Many protocols of bowel preparation are available for use in children; however, none of them is commonly accepted. The aim of the study was to evaluate the efficacy and acceptability of high-volume polyethylene glycol (PEG) versus low-volume PEG combined with bisacodyl (BPEG) versus sennosides for colonoscopy preparation in children.
Participants ages 10 to 18 years were randomly assigned to receive either PEG 60 or PEG 30 mL kg−1 day−1 plus oral bisacodyl 10 to 15 mg/day or sennosides 2 mg kg−1 day−1 for 2 days. A blinded assessment of bowel cleansing was made by the endoscopist according to the Aronchick and Ottawa scales. Patient acceptability was evaluated with the visual-analog scale. Analysis was done on an available case analysis basis.
Of 240 patients enrolled in the study 234 patients were available for analysis of the efficacy of colon cleansing. There were no significant differences found among the 3 groups for the proportions of participants with excellent/good (PEG: 35/79, BPEG: 26/79, sennosides 25/76) and poor/inadequate (PEG: 20/79, BPEG: 28/79, sennosides 28/76) bowel preparation evaluated with the Aronchick scale and for the mean Ottawa total score (PEG: 5.47 ± 3.63, BPEG: 6.22 ± 3.3, sennosides: 6.18 ± 3.53). Acceptability of bowel cleansing protocol was similar in all of the groups (P = 0.8).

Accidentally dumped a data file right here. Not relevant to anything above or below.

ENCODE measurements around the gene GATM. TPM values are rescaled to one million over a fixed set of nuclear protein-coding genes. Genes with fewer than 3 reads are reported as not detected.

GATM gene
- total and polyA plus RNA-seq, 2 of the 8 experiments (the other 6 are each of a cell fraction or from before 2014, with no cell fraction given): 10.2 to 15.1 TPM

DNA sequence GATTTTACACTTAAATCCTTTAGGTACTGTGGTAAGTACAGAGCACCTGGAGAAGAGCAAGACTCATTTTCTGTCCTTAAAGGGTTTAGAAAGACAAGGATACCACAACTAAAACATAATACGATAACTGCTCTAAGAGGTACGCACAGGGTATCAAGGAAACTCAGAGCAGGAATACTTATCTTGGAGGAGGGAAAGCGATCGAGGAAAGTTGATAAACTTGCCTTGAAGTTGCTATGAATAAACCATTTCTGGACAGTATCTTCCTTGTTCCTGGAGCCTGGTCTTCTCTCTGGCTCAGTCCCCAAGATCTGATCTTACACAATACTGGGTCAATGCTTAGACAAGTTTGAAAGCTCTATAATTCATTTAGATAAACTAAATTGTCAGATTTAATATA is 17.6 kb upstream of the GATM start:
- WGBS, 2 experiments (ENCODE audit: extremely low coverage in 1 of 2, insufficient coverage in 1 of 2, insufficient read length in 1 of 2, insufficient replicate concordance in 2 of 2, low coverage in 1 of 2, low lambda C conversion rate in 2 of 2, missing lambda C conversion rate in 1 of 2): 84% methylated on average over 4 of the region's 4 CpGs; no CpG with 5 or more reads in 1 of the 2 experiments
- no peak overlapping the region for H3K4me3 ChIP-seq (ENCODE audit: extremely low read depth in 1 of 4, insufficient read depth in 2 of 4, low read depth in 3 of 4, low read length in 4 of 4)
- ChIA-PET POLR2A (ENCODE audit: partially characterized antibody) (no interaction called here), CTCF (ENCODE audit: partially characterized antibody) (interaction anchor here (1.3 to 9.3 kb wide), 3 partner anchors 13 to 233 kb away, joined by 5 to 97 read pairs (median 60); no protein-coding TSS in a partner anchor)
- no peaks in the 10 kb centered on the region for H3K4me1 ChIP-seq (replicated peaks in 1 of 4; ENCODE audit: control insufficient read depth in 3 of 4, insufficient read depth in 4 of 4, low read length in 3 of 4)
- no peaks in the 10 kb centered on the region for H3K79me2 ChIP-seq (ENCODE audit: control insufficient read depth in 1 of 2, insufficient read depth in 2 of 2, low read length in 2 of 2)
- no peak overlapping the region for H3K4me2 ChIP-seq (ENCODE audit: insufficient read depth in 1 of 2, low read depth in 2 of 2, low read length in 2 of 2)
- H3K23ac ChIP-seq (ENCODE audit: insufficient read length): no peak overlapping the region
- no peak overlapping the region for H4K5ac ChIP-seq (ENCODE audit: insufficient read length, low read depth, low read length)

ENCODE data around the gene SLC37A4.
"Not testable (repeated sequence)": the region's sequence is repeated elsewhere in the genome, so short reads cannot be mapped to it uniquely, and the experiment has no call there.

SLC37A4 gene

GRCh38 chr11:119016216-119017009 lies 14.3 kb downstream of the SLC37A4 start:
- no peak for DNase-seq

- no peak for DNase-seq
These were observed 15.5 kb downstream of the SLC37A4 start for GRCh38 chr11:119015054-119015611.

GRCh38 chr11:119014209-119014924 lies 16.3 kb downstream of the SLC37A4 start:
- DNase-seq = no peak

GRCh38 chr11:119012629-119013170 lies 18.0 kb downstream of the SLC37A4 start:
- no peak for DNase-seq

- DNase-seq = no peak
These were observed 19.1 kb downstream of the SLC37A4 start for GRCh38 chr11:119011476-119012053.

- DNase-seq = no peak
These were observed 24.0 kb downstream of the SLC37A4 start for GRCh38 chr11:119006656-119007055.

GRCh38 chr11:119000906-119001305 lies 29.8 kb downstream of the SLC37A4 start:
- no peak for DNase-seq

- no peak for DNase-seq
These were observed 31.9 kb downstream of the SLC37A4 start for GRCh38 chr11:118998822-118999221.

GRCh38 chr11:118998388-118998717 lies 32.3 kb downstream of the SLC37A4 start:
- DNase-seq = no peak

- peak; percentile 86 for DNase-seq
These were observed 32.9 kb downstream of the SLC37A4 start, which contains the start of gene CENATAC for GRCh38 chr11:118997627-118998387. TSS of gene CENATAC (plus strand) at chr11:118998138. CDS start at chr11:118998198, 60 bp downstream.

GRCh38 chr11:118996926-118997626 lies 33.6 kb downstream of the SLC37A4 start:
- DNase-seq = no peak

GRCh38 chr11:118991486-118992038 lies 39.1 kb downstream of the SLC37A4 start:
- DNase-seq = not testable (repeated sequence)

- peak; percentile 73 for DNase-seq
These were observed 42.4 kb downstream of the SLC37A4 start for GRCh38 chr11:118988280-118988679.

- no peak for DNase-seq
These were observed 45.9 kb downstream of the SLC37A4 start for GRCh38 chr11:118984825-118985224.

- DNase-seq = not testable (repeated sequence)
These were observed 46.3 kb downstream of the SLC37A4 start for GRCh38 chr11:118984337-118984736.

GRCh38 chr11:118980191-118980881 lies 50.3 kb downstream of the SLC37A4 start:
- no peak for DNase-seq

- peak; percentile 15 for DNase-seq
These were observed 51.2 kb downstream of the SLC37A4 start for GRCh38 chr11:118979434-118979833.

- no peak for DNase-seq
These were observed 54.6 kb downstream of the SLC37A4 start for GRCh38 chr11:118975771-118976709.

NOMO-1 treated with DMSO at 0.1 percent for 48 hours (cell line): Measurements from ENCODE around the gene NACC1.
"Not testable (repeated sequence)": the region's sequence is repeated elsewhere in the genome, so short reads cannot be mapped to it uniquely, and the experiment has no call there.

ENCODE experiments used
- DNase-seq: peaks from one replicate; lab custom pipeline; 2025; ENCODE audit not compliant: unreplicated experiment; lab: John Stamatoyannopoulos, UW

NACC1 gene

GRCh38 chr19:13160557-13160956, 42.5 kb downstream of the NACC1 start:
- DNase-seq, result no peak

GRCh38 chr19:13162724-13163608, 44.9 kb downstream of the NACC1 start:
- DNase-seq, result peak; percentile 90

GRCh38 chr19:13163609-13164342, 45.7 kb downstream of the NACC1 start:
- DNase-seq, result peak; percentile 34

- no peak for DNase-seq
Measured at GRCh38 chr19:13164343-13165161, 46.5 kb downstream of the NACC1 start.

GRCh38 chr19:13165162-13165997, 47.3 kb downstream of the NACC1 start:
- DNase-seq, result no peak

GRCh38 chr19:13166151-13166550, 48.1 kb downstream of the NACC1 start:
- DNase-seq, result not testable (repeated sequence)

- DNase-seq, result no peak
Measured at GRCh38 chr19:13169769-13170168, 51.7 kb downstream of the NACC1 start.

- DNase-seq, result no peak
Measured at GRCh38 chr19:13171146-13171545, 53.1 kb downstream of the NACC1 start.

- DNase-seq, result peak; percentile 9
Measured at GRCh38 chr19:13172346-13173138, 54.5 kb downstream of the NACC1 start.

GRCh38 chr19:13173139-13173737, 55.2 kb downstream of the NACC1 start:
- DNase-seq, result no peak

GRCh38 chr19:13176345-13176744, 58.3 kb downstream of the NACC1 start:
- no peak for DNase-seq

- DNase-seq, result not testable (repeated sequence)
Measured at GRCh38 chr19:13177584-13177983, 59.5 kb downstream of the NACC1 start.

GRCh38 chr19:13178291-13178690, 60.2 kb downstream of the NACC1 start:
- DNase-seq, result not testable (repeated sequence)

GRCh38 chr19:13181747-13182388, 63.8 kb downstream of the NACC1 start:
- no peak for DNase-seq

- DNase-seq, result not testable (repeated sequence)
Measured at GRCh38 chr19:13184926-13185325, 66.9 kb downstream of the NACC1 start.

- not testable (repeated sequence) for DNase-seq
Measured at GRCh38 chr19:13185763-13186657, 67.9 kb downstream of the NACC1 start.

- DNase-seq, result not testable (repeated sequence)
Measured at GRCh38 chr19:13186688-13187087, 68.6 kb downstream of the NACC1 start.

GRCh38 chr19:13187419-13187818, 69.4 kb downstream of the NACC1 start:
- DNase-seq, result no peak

All 3 cleansing methods showed similar efficacy and tolerability; however, none of them was satisfactory.
*Department of Gastroenterology, Hepatology and Feeding Disorders, Children's Memorial Health Institute
†Department of Paediatrics, Medical University of Warsaw, Warsaw, Poland.
Address correspondence and reprint requests to Piotr Dziechciarz, MD, Department of Pediatrics, Medical University of Warsaw, Warsaw, Poland (e-mail: firstname.lastname@example.org).
Received 31 January, 2013
Accepted 2 April, 2013
http://www.clinicaltrials.gov registration number: NCT01531140.
The authors report no conflicts of interest.